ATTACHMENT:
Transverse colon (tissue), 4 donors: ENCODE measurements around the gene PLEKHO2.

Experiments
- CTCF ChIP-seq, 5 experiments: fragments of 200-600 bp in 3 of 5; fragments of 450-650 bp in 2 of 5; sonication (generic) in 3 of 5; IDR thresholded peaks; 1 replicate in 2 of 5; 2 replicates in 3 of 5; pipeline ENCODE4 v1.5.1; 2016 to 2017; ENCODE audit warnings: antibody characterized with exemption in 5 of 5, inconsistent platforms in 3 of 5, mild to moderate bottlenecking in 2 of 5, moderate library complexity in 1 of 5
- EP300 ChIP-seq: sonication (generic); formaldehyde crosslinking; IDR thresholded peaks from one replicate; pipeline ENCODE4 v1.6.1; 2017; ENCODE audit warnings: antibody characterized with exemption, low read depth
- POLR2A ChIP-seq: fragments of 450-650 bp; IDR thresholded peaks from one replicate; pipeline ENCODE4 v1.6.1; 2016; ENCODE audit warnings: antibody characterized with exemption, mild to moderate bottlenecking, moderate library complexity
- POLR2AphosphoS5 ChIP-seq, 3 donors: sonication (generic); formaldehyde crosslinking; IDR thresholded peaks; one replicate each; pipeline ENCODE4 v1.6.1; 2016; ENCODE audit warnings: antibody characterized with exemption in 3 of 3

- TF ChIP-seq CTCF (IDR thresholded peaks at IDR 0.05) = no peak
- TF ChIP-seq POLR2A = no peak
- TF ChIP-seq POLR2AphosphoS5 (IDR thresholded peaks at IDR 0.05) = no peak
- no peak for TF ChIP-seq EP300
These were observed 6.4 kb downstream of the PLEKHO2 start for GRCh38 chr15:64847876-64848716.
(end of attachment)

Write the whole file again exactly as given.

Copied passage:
Transverse colon (tissue), 4 donors: ENCODE measurements around the gene PLEKHO2.

Experiments
- CTCF ChIP-seq, 5 experiments: fragments of 200-600 bp in 3 of 5; fragments of 450-650 bp in 2 of 5; sonication (generic) in 3 of 5; IDR thresholded peaks; 1 replicate in 2 of 5; 2 replicates in 3 of 5; pipeline ENCODE4 v1.5.1; 2016 to 2017; ENCODE audit warnings: antibody characterized with exemption in 5 of 5, inconsistent platforms in 3 of 5, mild to moderate bottlenecking in 2 of 5, moderate library complexity in 1 of 5
- EP300 ChIP-seq: sonication (generic); formaldehyde crosslinking; IDR thresholded peaks from one replicate; pipeline ENCODE4 v1.6.1; 2017; ENCODE audit warnings: antibody characterized with exemption, low read depth
- POLR2A ChIP-seq: fragments of 450-650 bp; IDR thresholded peaks from one replicate; pipeline ENCODE4 v1.6.1; 2016; ENCODE audit warnings: antibody characterized with exemption, mild to moderate bottlenecking, moderate library complexity
- POLR2AphosphoS5 ChIP-seq, 3 donors: sonication (generic); formaldehyde crosslinking; IDR thresholded peaks; one replicate each; pipeline ENCODE4 v1.6.1; 2016; ENCODE audit warnings: antibody characterized with exemption in 3 of 3

- TF ChIP-seq CTCF (IDR thresholded peaks at IDR 0.05) = no peak
- TF ChIP-seq POLR2A = no peak
- TF ChIP-seq POLR2AphosphoS5 (IDR thresholded peaks at IDR 0.05) = no peak
- no peak for TF ChIP-seq EP300
These were observed 6.4 kb downstream of the PLEKHO2 start for GRCh38 chr15:64847876-64848716.